Celebrating the Wild Side of Yorkshire’s Coast & Country:
In praise of smaller veteran trees
National tree expert Professor Oliver Rackham of Cambridge University gets very excited by old trees. However, he is also surprisingly enthusiastic about smaller specimens often of the sort that most people would pass by; in fact that most people simply never see. If you talk to the public and even to tree professionals about ‘ancient ’ trees, or ‘veteran’ trees they generally expect a sizeable brute, perhaps a great oak or an ash. Nevertheless, there are good numbers of smaller tree species and trees managed in particular ways that are turning out to be very old indeed. Unfortunately, many of these are overlooked and vulnerable to accidental loss or damage when a wood or other site is managed. People simply do not notice these wonderful specimens, or if they do, then they have no idea of their age or significance. Therefore, the search is now on for unrecognised veterans in Yorkshire, the Peak District and the Pennines. This search becomes more significant when we realise the extent to which these are overlooked, misunderstood, and sadly, often mismanaged.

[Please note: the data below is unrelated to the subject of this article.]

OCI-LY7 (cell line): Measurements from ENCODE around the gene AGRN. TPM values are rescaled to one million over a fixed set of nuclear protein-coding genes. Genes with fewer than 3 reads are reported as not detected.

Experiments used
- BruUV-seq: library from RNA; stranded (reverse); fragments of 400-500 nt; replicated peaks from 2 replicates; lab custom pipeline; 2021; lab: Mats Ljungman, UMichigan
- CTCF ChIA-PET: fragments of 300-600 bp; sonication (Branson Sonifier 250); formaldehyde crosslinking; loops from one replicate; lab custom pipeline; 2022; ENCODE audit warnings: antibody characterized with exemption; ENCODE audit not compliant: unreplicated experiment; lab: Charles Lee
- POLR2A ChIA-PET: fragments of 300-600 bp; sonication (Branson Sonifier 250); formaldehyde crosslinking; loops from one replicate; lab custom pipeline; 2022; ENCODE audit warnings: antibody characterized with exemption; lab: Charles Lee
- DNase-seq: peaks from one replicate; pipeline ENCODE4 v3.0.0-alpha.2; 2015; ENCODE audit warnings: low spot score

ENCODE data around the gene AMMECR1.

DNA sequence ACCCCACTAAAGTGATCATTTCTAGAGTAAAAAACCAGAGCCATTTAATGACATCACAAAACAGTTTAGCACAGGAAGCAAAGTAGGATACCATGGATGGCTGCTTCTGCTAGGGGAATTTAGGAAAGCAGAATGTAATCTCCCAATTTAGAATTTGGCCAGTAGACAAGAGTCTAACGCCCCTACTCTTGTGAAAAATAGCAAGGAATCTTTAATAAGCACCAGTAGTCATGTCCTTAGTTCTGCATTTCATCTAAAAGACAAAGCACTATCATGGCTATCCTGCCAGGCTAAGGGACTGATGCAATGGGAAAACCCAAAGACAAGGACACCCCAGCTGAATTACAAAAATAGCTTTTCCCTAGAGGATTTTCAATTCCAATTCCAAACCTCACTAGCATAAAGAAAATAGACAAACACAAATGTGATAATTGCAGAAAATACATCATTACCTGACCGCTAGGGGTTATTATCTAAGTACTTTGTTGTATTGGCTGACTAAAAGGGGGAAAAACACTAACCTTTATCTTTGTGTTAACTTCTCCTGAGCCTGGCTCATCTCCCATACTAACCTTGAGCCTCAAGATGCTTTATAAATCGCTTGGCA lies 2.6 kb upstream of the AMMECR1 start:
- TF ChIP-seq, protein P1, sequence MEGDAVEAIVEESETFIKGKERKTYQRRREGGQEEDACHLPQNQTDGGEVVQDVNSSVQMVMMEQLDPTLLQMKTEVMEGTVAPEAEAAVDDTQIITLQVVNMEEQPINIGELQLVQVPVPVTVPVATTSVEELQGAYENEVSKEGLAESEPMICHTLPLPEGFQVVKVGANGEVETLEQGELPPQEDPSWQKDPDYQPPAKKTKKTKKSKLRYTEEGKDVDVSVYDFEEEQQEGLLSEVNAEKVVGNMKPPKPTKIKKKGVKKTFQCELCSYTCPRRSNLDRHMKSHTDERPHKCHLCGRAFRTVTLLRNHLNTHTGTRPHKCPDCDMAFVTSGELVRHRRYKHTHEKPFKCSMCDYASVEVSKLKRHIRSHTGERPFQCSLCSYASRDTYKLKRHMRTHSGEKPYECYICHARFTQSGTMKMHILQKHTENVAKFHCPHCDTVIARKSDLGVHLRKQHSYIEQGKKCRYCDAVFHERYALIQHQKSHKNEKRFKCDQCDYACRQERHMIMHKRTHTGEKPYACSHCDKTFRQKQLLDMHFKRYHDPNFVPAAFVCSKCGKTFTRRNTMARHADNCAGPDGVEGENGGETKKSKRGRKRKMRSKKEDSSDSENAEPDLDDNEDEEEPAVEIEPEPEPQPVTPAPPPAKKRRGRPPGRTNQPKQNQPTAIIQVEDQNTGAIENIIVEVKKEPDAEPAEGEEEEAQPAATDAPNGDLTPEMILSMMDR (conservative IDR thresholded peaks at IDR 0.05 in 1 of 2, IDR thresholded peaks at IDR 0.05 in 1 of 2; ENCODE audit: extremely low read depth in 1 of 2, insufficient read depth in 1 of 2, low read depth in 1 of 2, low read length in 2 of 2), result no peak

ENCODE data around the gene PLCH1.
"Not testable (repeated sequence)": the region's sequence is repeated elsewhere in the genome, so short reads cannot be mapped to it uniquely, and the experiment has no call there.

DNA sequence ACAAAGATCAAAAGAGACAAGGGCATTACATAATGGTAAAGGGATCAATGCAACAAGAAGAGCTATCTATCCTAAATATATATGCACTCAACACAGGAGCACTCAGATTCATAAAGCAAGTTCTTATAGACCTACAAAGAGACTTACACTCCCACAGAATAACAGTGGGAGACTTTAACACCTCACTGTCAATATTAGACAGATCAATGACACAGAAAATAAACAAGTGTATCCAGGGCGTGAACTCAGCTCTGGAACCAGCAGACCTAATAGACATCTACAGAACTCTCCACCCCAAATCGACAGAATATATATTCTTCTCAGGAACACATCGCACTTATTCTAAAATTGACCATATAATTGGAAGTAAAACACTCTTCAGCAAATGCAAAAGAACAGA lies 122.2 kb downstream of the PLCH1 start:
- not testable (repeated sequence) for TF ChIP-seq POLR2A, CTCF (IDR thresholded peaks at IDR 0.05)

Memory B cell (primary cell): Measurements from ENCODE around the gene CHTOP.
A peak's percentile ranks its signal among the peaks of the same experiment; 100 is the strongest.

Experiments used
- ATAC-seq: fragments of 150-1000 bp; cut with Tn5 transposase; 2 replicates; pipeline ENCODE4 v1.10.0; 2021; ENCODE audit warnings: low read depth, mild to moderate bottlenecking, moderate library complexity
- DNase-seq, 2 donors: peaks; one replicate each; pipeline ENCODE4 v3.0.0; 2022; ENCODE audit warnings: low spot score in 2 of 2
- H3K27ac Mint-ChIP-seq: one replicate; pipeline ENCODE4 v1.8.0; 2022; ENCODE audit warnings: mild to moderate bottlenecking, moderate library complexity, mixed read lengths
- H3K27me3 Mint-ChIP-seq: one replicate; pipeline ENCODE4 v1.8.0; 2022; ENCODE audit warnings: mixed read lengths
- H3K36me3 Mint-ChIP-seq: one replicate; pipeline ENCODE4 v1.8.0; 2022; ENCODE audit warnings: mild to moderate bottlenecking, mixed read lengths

The trees involved include familiar names but not ones you usually associate with great age. Common hawthorn for example, in ancient woods or on moorland fringe areas can be a couple of hundred years old or more, and we have found specimens that seem to be several hundred years old. The truth is that many of these little trees are incredibly hard to date, as their innards tend to rot away so a tree ring count shows very little. There are also no guidance charts to assess age and girth as you have for the big veterans. I hope that our current research will help change this.
Other specimens that we have been investigating include old rowans, a famous Yorkshire ‘witching tree’ often grown around farmsteads to ward off evil spirits from the livestock. There are one of two evil spirits down my way I would quite like to ward off, so I might try this one! When you look carefully on moorland edges, around old farms, on dale-sides, and in old hedgerows you find these trees are all around us. Nevertheless, they need care, attention and protection, and without this, they are easily lost. The old trees are often species that naturally do not attain great size as they mature, or those in part shaped by human hand; what I call ‘worked’ trees; ‘working trees’ but in their ‘retirement years’. They can be old ‘coppice stools’, small ‘pollards’ or ‘stubbs’. Look out for rowan, holly, hawthorn and birch and let me know what you find. These ‘retired veterans’ are also part of the evidence for the exciting presence of ‘shadow’ or ‘ghost’ woods in the landscape, but more of that later.
Professor Ian D. Rotherham is a researcher, writer and broadcaster on wildlife and environmental issues and can be contacted via firstname.lastname@example.org or through this website